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Accident Compensation Cases

Reckin v Accident Compensation Corporation (DC, 12/05/11)

Judgment Text

DECISION OF JUDGE P F BARBER ON APPLICATION FOR LEAVE TO APPEAL TO THE HIGH COURT 
Judge P F Barber
The issue 
[1]
By reserved decision dated 1 November 2006 No. 265/2006, His Honour Judge M J Beattie dealt with the issue whether the appellant is entitled to interest for any period on the backdated weekly compensation which ACC paid him in March 2003. Judge Beattie explained in detail his decision that ACC was correct on 31 March 2003 to decline to pay such interest to the applicant/appellant. 
[2]
By 1 November 2006 covering letter, the Registrar explained to the then counsel for the appellant (Mr I S Young-Gough) that leave to appeal to the High Court must be sought within 21 days after Judge Beattie's decision, which was then enclosed, and there was a reference to s 162 of the Act providing for such further right of appeal. 
[3]
Then counsel for the appellant responded by 15 November 2006 letter to the Registrar which, inter alia, sought leave to appeal to the High Court, and referred to counsel providing submissions in support of the application upon confirmation of the Registrar “that the matter is in order to proceed”. By letter of 17 November 2006 to then counsel for the appellant, the, Registrar acknowledged receipt of an application from the appellant for leave to appeal to the High Court the said decision of Judge Beattie and sought submissions in support of the application within 21 days, and referred to appropriate procedures. 
[4]
By 20 November 2006 letter, then counsel for the appellant acknowledged the position and advised that he was about to undergo surgery, was unlikely to work on this matter until the New Year, and that he was seeking instructions from his client “on whether he wishes the matter to proceed by hearing or on the papers (as is the usual course)”
[5]
The Registrar sought progress by 21 February 2007 letter to then counsel for the appellant dated and the response from that counsel was that he was seeking instructions from the appellant. 
[6]
However, by letter of 2 March 2007 then counsel sought to withdraw and understood the present application was being taken up by a Mr E McLaughlin, advocate. The Registrar acknowledged the position and communicated with Mr McLaughlin on 5 March 2007 and 17 May 2007. Mr McLaughlin advised by letter of 20 April 2007 that he could not file submissions until he had received relevant files from the District Court apparently at Napier. 
[7]
The Registrar wrote again to Mr McLaughlin on 24 August 2007 seeking progress, and received a telephone response that Mr McLaughlin cannot file submissions as he is still trying to get information from ACC.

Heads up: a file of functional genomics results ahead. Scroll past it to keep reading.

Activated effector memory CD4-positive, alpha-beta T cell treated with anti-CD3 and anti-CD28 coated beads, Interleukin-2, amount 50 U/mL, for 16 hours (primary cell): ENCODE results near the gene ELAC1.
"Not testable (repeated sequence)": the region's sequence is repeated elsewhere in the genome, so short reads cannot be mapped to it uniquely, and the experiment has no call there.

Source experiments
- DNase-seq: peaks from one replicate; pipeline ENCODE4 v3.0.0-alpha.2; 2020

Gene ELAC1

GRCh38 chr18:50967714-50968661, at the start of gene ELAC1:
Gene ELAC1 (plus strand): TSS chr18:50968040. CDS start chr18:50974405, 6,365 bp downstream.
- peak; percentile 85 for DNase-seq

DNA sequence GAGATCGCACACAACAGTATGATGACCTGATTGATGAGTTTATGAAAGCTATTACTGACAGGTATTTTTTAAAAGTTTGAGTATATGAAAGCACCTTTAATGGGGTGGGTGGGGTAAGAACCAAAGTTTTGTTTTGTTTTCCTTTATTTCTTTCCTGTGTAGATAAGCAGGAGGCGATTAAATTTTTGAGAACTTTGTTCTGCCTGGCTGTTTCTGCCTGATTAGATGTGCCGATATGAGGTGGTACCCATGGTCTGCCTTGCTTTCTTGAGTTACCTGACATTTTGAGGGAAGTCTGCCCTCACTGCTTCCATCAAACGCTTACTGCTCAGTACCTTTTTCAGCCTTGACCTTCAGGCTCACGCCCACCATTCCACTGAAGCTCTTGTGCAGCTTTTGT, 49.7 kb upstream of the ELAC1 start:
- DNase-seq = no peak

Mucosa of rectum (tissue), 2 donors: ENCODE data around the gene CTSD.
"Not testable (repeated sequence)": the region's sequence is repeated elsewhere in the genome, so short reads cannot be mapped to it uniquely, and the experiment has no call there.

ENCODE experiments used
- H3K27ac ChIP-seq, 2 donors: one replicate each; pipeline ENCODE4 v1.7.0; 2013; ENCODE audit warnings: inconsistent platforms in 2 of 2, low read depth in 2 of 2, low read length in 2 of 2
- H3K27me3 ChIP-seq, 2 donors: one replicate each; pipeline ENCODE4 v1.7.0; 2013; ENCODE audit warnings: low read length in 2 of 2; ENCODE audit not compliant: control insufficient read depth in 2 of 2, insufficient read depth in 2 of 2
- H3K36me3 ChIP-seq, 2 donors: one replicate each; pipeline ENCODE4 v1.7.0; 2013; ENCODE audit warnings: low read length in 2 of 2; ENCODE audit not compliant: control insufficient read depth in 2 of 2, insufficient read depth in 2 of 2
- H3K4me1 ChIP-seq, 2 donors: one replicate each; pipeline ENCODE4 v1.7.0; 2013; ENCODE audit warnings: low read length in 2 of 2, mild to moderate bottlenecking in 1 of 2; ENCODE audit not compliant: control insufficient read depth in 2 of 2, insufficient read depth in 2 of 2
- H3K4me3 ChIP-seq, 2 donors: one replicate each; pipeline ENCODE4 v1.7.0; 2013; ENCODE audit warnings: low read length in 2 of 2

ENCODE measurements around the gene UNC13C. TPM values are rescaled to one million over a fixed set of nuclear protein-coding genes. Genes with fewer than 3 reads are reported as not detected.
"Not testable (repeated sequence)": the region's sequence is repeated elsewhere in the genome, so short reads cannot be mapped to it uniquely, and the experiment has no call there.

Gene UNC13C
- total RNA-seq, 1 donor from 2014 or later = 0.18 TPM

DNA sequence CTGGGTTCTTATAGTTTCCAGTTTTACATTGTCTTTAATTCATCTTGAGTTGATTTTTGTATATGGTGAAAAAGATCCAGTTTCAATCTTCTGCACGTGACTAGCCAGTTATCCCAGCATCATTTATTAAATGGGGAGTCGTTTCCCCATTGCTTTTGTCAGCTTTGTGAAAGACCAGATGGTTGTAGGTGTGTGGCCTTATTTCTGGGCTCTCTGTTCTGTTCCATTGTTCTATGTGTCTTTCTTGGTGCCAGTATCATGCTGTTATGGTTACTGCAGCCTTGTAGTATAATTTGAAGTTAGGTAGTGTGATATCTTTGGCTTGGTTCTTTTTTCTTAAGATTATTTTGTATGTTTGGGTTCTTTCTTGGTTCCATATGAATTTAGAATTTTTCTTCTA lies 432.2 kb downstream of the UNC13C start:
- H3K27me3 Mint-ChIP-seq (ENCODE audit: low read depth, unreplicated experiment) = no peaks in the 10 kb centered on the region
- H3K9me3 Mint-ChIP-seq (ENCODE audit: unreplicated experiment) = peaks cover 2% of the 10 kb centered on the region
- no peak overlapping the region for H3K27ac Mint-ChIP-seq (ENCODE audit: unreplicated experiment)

[8]
The Registrar sought further progress by letter of 24 October 2007 to Mr McLaughlin who telephoned, in response, to say that he had now received the ACC files and would endeavour to file submissions within two months. 
[9]
Accordingly, the Registrar sent a reminder letter to Mr McLaughlin on 12 December 2007 and the response was that submissions should be filed mid January 2008. However, on 9 January 2008 Mr McLaughlin sought that the matter be placed on hold until mid February 2008 “while a related appeal is heard”
[10]
On being again contacted by the Registrar on 15 July 2008, Mr McLaughlin advised he was no longer acting for the appellant and to contact the former counsel from Masterton referred to above. Accordingly that counsel was written to by the Registrar on 15 July 2008 and Mr I S Young-Gough confirmed by letter of 16 July 2008 that he had been instructed and “at the present time (the appellant] and I are endeavouring to recover the file material associated with this matter. Until that information is received I cannot confirm when written submissions will be provided or, in fact, whether the matter will proceed any further. I will let you know when I have all of the necessary material and revert either with a time scale to file submissions or to withdraw”
[11]
On 16 September 2008 the Registrar sent a reminder letter to counsel who replied by letter of 22 September 2008 advising, inter alia, that the appellant had changed address and also had had another serious accident and that the Registrar would be further advised in due course. The Registrar sent a further reminder letter of 19 June 2009 but, by response letter of 23 June 2009, Mr Young-Gough advised that he was no longer acting and provided the then current address of the appellant. 
[12]
The Registrar sent a letter of 24 June 2009 to the appellant requesting progress and again on 31 July 2009 and 21 August 2009. The Registry spoke with the appellant by telephone on 29 June 2010 and followed up with an email that day - allowing the appellant three months to seek representation; referring to the background of delay; requiring monthly updates from the appellant; and advising in default of that the file would be put before a Judge and that “the Judge may make an order in relation to timetabling of submissions which must be followed or the application may be struck out for want of prosecution”
[13]
Since then, there have been unsuccessful attempts to contact the appellant by telephone on 18 October and 30 November 2010 and similarly unsuccessful attempts to obtain a response from the appellant by email on 18 October and 30 November 2010. There has been no response from or on behalf of the appellant. 
[14]
Because of the circumstances I have listed above, I consider that quite enough latitude has been given to the applicant/appellant to progress application for leave to appeal to the High Court. Accordingly, that application is hereby struck out for non prosecution. 

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